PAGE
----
The actual connection between the two cups in the area generally indicated by 23 is preferably made by a sleeve or pocket-like portion fitting over the arch 32 of the brace and stitched to the connectors and the adjacent portions of the cups.

As compared with prior wired brassieres, embodiments of this invention have a number of important advantages:'

1. There is no concentration of support on the wire brace, resulting in injurious and painful pressure.

2. There is no rolling or turning of the fabric about the wire to displace it with respect to other .in which said sheath comprises a strip of fabric covering said wire brace and stitched to said cup along either side of said brace.

things and produce the concentration that results Y in injury and pain.

3. The brace, and therefore the garment, is retained in proper position to give the desired-uplift and support, producing and preserving the delicate, natural lines without protrusions that might disclose the presence of the garment or disturb the lines.

The terms wire brace have been used somewhat generally, and are intended to cover a brace having suitable resiliency and flexibility to conform generally to the curved surface characteristics of chests of different'persons in the vicinity of thebreast, and may be made of a variety of materials, such as steel, brass, natural and artificial whalebone, andthe great variety of things now known by the term plastics.

The general form of the brace is indicated in the drawings, but variations will be made by skillful operators to bring out selected advantages and meet personal preferences. Instead of eyes 27, any sort of head may be used to make an end to the arcuate portions 24 that may well be retained in the fabric of the garment without danger of cutting through. The form of the arch 32 may be varied considerably, but some sort of arch or other connector there is desirable in order to produce and maintain the natural separation of the cups to'hold the breasts in the proper position. The'arcuate portions 24 may be arched in a single plane, or in a plurality of planes.

The materials of the other portions of the brassiere are largely a matter of choice, but, of course, the cups will be made of some soft material having natural flexibility and limpness suited to the service.

While the invention is here disclosed .in connection with a brassire only, it lends itself to brassieres, brassiere slips and lounging slips, foundation garments, etc., and the description and illustration will be suificient to guide those interested in making applications to such other garments.

I claim:

1. In a garment of the class described, a breast cup having an arcuate lower and inner edge,

3. A brassire construction comprising a pair 'of fabric breast cups each having an arcuate lower and inner edge and arranged beside one another with their adjacent inner edges in spaced-apart relation, an arcuate stiffening wire secured to the material of each cup and extending in spaced parallel relation to the said inner and lower edge of each and bridging the space between their respective inner edges at the points of closest approach thereof, a length of soft pliable cord closely paralleling said wire throughout each portion thereof secured to said material and lying between said wire and the edge of each cup, a second length of soft pliable cord closely pare alleling said wire on theopposite side of .each such portion, and a textile covering overlying said wire and said cords and'secured'to said material by rows of stitching passing through said material and said fabric along lines passing on either side of said wire and of said cords.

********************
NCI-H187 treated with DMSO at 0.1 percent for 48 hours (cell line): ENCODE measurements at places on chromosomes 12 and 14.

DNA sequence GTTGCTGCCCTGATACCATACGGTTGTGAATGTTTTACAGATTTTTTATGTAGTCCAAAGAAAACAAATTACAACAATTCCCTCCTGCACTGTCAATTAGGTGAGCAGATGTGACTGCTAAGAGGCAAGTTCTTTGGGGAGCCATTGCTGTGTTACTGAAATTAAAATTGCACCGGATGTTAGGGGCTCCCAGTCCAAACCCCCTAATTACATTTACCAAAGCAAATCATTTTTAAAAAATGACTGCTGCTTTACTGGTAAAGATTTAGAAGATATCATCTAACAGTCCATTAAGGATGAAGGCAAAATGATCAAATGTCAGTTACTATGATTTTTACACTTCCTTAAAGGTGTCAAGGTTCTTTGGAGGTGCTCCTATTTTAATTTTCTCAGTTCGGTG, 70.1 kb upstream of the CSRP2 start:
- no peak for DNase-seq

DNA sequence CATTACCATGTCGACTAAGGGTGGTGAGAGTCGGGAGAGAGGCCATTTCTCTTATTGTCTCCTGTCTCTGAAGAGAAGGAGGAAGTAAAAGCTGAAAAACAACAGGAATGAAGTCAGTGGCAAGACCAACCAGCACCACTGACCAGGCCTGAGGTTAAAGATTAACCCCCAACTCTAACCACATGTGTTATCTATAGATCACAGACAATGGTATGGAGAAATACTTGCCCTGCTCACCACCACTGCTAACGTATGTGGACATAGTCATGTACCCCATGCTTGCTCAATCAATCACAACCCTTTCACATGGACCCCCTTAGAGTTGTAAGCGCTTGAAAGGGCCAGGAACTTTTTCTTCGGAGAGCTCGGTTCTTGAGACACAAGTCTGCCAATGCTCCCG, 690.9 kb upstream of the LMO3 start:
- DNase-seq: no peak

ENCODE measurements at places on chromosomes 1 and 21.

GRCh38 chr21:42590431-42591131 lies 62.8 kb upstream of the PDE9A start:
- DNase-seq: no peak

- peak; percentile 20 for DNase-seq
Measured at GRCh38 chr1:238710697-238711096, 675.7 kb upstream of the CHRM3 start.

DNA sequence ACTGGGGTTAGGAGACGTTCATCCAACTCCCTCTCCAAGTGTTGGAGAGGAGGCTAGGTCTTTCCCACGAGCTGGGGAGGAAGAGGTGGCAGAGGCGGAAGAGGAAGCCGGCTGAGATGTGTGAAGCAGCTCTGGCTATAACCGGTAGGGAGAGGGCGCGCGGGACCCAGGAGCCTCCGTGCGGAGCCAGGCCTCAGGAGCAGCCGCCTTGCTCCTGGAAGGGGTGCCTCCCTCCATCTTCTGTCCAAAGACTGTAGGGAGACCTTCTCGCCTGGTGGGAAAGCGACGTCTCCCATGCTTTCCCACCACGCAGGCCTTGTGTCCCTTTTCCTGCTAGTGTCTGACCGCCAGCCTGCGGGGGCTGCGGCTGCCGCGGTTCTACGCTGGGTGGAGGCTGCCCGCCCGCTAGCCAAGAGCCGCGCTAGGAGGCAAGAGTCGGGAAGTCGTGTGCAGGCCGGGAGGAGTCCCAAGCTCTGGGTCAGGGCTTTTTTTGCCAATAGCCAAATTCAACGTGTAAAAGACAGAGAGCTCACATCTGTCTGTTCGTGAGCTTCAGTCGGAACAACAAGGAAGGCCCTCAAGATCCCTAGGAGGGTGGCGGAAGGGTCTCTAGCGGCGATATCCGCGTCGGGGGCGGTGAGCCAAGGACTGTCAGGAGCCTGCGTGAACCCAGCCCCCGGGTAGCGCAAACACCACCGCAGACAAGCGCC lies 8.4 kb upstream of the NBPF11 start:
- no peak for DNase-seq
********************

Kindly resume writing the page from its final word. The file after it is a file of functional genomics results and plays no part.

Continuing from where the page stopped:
4. In a cup construction for brassires and the like, a single piece offabric havingan arcuate lower and inner edge, an arcuate stiffening Wire secured to said fabric in spaced parallel relation to the said lower and inner edge, a length of. soft pliable cord closely paralleling said'wire and lying between said wire and the said edge,, a second length of soft pliable cord closely paralleling said wire on the opposite side thereof, and a textile covering overlying said wire and said cords and secured to said fabric by rows of stitching passing through said fabric on either side of said wire and of said cords.


REFERENCES CITED The following references are of record'in the file of this patent:


Patent Citations
Cited PatentFiling datePublication dateApplicantTitle
US1798274 *Jul 5, 1929Mar 31, 1931Raalte Company Inc VanBrassiere
US2420593 *Nov 19, 1945May 13, 1947Gluckin CorpBrassiere
CH225770A * Title not available
Referenced by
Citing PatentFiling datePublication dateApplicantTitle
US2541147 *Feb 25, 1950Feb 13, 1951Becker Victor IBrassiere
US2649586 *Apr 23, 1951Aug 25, 1953Leon JosephsonBrassiere
US4558705 *Jul 25, 1984Dec 17, 1985International Playtex, Inc.Brassiere support element
US4646746 *Sep 24, 1985Mar 3, 1987International Playtex, Inc.Brassiere support element
US5162015 *Sep 25, 1991Nov 10, 1992Warnaco, Inc.Backless bust-supporting undergarment
US5664984 *May 8, 1996Sep 9, 1997Laughridge; Nancy E.Brassiere having frontal moisture control
US5964641 *Jun 17, 1997Oct 12, 1999Laughridge; Nancy E.Brassiere having frontal moisture control
US6019662 *Oct 27, 1998Feb 1, 2000Fildan; GerhardBrassiere frame members
US6165046 *Feb 23, 2000Dec 26, 2000Boser; RonaldDual folding tool and method of use
US6746306 *Mar 15, 2002Jun 8, 2004David B. BrothersPostoperative bilateral augmentation mammaplasty brassiere
US8460055 *Oct 1, 2010Jun 11, 2013Embry (China) Garments Ltd.Three-dimensional heart position support frame for low-heart underwear
US9011198 *May 17, 2012Apr 21, 2015Christopher SheltonBra structure
US20110124268 *Oct 1, 2010May 26, 2011Embry (China) Garments Ltd.Three-dimensional heart position support frame for low-heart underwear
US20120295515 *May 17, 2012Nov 22, 2012Christopher SheltonBra Structure
U.S. Classification450/45
International ClassificationA41C3/12, A41C3/00
Cooperative ClassificationA41C3/124
European ClassificationA41C3/12B2